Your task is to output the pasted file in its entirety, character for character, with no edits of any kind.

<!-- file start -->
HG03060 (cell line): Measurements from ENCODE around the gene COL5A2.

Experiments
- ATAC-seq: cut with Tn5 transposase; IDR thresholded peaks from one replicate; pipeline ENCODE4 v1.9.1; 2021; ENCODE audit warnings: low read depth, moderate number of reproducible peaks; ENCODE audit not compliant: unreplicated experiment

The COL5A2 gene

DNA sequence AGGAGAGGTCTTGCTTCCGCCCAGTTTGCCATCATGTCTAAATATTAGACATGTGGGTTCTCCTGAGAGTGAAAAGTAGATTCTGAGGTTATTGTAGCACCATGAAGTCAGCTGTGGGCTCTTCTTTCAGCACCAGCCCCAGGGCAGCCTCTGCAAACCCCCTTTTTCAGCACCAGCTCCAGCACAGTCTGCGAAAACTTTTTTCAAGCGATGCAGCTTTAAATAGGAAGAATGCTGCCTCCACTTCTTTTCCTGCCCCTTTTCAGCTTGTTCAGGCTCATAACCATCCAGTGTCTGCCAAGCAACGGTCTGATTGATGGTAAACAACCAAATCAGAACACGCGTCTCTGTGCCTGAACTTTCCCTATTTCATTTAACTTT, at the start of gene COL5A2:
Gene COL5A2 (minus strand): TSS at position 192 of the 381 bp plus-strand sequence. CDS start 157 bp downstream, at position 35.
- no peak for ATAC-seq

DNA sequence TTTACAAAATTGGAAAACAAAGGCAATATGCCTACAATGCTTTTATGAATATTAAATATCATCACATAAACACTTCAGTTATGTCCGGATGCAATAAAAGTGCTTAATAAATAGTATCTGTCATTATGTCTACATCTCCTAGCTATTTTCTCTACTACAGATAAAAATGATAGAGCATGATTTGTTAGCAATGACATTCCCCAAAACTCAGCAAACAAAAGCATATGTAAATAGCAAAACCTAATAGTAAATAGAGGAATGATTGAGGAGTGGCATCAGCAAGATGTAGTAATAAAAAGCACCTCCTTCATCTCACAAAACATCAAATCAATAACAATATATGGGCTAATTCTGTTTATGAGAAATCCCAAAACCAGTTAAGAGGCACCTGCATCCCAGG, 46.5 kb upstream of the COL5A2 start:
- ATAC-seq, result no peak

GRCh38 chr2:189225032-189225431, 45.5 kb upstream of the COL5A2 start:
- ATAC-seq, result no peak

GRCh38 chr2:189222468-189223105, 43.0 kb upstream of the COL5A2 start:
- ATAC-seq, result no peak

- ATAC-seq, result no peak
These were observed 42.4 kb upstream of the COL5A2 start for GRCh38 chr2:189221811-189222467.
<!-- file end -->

HG03060 (cell line): Measurements from ENCODE around the gene COL5A2.

Experiments
- ATAC-seq: cut with Tn5 transposase; IDR thresholded peaks from one replicate; pipeline ENCODE4 v1.9.1; 2021; ENCODE audit warnings: low read depth, moderate number of reproducible peaks; ENCODE audit not compliant: unreplicated experiment

The COL5A2 gene

DNA sequence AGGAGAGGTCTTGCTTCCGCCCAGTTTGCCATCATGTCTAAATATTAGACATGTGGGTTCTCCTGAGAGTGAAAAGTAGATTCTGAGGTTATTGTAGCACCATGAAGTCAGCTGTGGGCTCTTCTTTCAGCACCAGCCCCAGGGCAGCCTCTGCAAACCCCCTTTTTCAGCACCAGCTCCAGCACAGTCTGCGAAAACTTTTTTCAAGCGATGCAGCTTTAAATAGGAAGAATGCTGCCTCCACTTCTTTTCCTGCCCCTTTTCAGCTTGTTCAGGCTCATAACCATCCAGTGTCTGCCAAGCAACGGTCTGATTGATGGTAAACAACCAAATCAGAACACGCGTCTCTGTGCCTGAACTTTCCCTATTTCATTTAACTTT, at the start of gene COL5A2:
Gene COL5A2 (minus strand): TSS at position 192 of the 381 bp plus-strand sequence. CDS start 157 bp downstream, at position 35.
- no peak for ATAC-seq

DNA sequence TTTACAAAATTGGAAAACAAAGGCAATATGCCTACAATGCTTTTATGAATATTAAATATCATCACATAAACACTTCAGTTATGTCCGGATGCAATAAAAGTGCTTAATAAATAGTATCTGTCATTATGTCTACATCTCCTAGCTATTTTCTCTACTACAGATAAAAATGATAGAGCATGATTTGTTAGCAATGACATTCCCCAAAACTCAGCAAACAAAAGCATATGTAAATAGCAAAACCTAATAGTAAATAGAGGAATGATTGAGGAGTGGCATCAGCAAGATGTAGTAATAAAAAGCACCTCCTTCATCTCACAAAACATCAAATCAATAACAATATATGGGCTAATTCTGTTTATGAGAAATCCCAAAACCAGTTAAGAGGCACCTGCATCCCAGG, 46.5 kb upstream of the COL5A2 start:
- ATAC-seq, result no peak

GRCh38 chr2:189225032-189225431, 45.5 kb upstream of the COL5A2 start:
- ATAC-seq, result no peak

GRCh38 chr2:189222468-189223105, 43.0 kb upstream of the COL5A2 start:
- ATAC-seq, result no peak

- ATAC-seq, result no peak
These were observed 42.4 kb upstream of the COL5A2 start for GRCh38 chr2:189221811-189222467.